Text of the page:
Update. Soon after the Carl Schwarz announcement appeared on PAMnet, the same announcement, now signed by Tony McSean and Daviess Menefee (Elsevier, Library Relations), began appearing on other lists.
Richard Poynder has posted his interview with Vitek Tracz, founder of BioMed Central. This is the latest installment of The Basement Interviews, Poynder's blog-based OA book of interviews with leaders of many related openness initiatives. Like all of Poynder's interviews, this one is long and rich in historical detail --in this case, on the rise of the OA movement, the founding of BMC, the choicepoints between OA journals and OA repositories, and the recent troubles or growing pains at BMC. This excerpt is a small part of what's worth reading:
Esther van Zimmeren and three co-authors, A clearing house for diagnostic testing: the solution to ensure access to and use of patented genetic inventions? Bulletin of the World Health Organization, May 2006.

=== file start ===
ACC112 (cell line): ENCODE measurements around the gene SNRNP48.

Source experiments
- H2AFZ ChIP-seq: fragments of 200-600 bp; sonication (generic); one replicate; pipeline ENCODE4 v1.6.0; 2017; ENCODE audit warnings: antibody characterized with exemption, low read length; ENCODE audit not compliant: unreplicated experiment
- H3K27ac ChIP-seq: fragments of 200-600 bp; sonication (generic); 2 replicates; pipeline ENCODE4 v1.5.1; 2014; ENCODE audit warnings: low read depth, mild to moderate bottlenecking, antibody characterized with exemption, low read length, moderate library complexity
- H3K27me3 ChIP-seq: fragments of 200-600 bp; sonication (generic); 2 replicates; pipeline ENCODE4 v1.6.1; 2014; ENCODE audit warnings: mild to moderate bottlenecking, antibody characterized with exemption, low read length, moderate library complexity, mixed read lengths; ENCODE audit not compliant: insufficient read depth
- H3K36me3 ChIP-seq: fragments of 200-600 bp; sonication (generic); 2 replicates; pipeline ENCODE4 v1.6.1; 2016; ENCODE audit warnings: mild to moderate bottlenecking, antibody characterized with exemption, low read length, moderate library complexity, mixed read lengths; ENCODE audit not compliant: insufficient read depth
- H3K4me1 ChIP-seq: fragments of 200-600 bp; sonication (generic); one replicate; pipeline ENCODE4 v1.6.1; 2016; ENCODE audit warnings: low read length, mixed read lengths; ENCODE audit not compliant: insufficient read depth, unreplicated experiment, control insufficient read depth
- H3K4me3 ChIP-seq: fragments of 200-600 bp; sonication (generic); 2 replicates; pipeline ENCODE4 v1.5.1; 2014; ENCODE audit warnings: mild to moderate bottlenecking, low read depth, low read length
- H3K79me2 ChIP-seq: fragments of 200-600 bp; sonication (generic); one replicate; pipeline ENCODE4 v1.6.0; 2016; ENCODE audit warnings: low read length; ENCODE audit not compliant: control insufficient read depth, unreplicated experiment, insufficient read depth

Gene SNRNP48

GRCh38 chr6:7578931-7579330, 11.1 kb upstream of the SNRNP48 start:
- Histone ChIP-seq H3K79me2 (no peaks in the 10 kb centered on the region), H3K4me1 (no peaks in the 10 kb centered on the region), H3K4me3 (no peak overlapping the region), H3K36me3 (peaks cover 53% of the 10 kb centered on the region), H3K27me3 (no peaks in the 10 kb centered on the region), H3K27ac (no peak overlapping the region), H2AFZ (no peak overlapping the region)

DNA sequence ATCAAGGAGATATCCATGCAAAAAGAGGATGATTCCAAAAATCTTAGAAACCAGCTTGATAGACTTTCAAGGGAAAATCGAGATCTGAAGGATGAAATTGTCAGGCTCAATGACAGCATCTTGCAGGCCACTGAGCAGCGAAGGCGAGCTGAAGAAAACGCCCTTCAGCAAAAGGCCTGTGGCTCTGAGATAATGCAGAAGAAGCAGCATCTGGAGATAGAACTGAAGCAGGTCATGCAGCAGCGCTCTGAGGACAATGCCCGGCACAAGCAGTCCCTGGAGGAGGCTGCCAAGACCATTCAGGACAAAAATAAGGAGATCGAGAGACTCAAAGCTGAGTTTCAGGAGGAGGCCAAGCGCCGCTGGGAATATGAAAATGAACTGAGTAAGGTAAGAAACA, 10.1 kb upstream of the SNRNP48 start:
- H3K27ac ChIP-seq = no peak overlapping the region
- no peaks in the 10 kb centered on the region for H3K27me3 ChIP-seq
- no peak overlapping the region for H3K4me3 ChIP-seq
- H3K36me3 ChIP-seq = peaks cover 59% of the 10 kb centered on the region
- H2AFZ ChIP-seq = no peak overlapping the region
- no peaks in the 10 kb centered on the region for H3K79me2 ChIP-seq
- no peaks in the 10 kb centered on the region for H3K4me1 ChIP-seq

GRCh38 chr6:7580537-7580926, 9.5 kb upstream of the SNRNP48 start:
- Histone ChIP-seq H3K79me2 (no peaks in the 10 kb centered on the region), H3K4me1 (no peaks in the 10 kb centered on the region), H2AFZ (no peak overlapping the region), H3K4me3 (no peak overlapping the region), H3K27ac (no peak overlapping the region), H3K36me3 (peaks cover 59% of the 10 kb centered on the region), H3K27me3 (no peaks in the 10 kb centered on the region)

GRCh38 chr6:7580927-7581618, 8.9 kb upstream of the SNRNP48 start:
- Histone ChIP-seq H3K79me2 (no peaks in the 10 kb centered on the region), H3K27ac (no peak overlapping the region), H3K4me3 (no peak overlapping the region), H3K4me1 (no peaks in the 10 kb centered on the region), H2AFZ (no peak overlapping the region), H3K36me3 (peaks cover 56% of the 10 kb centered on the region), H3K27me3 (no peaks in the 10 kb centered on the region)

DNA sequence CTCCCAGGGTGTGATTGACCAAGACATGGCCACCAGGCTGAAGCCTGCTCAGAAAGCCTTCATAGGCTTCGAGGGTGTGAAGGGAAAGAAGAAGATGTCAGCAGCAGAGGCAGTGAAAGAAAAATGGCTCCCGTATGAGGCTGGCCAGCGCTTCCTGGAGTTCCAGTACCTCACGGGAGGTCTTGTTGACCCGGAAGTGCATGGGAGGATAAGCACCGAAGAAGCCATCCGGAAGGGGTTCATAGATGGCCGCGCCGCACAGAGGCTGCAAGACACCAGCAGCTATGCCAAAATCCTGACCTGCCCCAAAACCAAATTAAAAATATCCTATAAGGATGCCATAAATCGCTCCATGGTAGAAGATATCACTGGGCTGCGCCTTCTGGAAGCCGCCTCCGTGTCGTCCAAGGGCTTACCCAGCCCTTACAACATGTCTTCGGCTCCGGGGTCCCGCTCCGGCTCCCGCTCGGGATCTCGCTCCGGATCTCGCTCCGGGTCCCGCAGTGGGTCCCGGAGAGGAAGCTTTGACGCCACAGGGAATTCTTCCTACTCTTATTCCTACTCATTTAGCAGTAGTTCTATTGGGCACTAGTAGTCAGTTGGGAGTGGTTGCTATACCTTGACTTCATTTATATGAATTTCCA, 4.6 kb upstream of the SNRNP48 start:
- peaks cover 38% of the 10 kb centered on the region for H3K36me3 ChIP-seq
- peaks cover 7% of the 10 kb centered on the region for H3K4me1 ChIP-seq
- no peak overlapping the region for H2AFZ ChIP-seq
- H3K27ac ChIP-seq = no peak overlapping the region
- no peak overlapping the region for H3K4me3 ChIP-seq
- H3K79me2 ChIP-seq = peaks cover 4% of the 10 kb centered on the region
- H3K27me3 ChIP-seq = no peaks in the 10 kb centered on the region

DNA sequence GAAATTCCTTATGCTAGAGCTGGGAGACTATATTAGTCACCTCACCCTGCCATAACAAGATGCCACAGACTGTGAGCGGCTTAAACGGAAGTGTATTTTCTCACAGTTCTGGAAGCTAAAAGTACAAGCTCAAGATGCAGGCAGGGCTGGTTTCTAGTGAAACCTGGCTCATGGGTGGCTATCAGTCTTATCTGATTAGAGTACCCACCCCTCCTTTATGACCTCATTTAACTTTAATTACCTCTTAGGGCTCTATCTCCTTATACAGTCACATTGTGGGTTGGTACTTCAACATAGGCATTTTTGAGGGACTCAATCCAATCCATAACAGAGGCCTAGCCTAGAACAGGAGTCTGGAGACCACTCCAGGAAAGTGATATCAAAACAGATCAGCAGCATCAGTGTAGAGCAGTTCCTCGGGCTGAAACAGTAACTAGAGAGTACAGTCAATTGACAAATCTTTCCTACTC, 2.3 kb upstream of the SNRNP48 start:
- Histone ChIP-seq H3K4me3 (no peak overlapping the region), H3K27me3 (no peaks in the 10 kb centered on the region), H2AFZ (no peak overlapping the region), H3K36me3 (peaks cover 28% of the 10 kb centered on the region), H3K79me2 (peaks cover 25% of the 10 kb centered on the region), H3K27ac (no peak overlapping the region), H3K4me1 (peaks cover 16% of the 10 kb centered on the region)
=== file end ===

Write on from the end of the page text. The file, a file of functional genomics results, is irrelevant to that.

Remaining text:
Abstract: In genetic diagnostics, the emergence of a so-called "patent thicket" is imminent. Such an overlapping set of patent rights may have restrictive effects on further research and development of diagnostic tests, and the provision of clinical diagnostic services. Currently, two models that may facilitate access to and use of patented genetic inventions are attracting much debate in various national and international fora: patent pools and clearing houses. In this article, we explore the concept of clearing houses. Several types of clearing houses are identified. First, we describe and discuss two types that would provide access to information on the patented inventions: the information clearing house and the technology exchange clearing house. Second, three types of clearing houses are analysed that not only offer access to information but also provide an instrument to facilitate the use of the patented inventions: the open access clearing house, the standardized licences clearing house and the royalty collection clearing house. A royalty collection clearing house for genetic diagnostic testing would be the most comprehensive as it would serve several functions: identifying patents and patent claims essential to diagnostic testing, matching licensees with licensors, developing and supplying standardized licences, collecting royalties, monitoring whether users respect licensing conditions, and providing dispute resolution services such as mediation and arbitration. In this way, it might function as an effective model for users to facilitate access to and use of the patented inventions. However, it remains to be seen whether patent holders with a strong patent portfolio will be convinced by the advantages of the royalty collection clearing house and be willing to participate.